Development & Education

Nightlife returns to Ciudad Juarez as drug violence is more contained

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A sign reads "Coming soon: the best club in Ciudad Juarez returns" outside a new club on Avenida Lincoln in Ciudad Juarez. (Photo by Monica Ortiz Uribe.)

Despite ongoing drug-related violence in the Mexican border city of Juarez, one industry is making a comeback: entertainment.

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Thanks to police protection in certain parts of the city, business owners are deciding to re-open bars and nightclubs that had been shuttered. Because of the terrible drug violence in Ciudad Juarez over the past four years, this is pretty amazing.

Just minutes from the border with El Paso, Texas, Avenida Lincoln is experiencing a rebirth. About three years ago, the ultra chic clubs on this Juarez street were reduced to crumbling walls, boarded up windows and empty sidewalks. Now some of these neglected facades are getting a face lift. New paint, new windows and a giant sign that says, “Coming soon: the best club in Ciudad Juarez returns.”

“Well the people are coming out more,” said Sergio Mendoza.

He’s a doctor who’s invested the better part of his savings into restoring the old Don Quintin club on Avenida Lincoln. Inside, the club is massive. He’s torn off part of the ceiling to open up the space, added incandescent lighting and built a giant stage where a live band will play just below a second floor VIP section.

“The economy is coming back,” Mendoza said, when asked why he would do this in one of Mexico's most dangerous cities. “People just got tired of staying at home and having parties at home and they want to enjoy a great place. And that’s what we’re going to offer them.”

For Mendoza the economic incentive outweighs most security concerns. Not far from his up-and-coming club, the director of a highly successful chain of Juarez restaurants and bars agrees business is getting better.

Not long ago federal police set up security check points along Avenida Lincoln, which was enough to get some business owners to open back up. But there are still serious problems.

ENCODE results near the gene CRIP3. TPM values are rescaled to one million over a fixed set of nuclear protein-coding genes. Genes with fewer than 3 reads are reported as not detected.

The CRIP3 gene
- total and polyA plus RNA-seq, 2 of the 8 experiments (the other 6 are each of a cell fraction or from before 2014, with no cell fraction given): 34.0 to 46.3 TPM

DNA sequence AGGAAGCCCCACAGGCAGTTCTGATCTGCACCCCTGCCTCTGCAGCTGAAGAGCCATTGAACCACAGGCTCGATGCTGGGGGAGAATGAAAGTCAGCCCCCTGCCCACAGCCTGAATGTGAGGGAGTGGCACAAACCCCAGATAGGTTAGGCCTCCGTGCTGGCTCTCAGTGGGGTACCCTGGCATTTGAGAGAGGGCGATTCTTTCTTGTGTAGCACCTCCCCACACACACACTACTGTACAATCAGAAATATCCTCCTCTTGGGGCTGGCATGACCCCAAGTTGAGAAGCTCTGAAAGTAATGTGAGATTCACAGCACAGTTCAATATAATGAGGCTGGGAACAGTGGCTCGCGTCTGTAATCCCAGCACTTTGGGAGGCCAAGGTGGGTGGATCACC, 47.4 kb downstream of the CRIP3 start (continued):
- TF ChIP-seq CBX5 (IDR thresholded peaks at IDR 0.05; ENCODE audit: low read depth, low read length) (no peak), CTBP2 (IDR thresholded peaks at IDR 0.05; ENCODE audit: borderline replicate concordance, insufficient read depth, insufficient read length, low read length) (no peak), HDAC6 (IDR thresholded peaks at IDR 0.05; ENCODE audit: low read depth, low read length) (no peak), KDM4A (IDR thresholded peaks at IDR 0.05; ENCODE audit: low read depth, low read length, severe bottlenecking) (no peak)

One owner who asked not to be named said his businesses are still paying extortion, also known as the “cuota”.

“The cuota is what you have to pay to the drug dealers,” he explained. “If you don’t pay that fee you can be kidnapped, or they can burn the place or kill somebody inside.”

The bloody battle between two rival drug cartels for control of the lucrative smuggling route into the United States has cost Juarez more than 10,000 lives. There have been bodies hung on overpasses, massacres at house parties and a deadly car bomb. Thousands fled the city while those who stayed barricaded their neighborhoods with boulders or cement barriers. Businesses suffered terrible losses, none worse than the restaurant industry, which saw a 70 percent drop in customers.

“Those were dark times in Ciudad Juarez,” said Guillermo Soria, director of the Juarez Chamber of Commerce. “We were all afraid to be out in the streets. Back then, most parents didn’t allow young people out at night.”

Juarez still has problems, recently a series of cop killings forced the mayor to move the entire police force into guarded hotels. Murders have dropped slightly, but continue on a daily basis. Reports of police abuse are also common. But even so, some Juarez residents say they’re tired of living in fear. The economy has picked up, and with it, the nightlife.

Soria said that’s a good sign.

“I think it’s a very important business sector, because it means other basic needs are being met when people can go out an enjoy themselves," Soria said. "It also generates jobs, like waiters, cooks, taxi drivers. People go get their hair done and they buy clothes.”

On a recent Saturday night, the Juarez nightlife, sure enough, was back. The block behind Avenida Lincoln is packed with new clubs with names like The Red Queen, Nebula, BullDog, and Buffalo’s. Parking attendants in hoodies usher drivers into crowded lots with flashlights, flower vendors on bikes heckle couples, and no nightlife in Mexico is complete without a sidewalk taco vendor.

Outside one of the larger clubs, a long line of young people snakes around the building. A girl with flat-ironed hair says she and her friends have been standing in line for an hour. It’s cold out and she’s shivering in a short skirt and platform pumps.

Her friend, a college student named Sara, said it’s time to take back the streets of Juarez. Sara is studying to be a nutritionist and wants to open a clinic here. She said she hoped the situation continues to get better, so she can open her business without worrying too much.

And that was the spirit of most young people out that night. They wanted their city to make a comeback and, like the nightclubs, recover an energy that’s long been missing in Ciudad Juarez.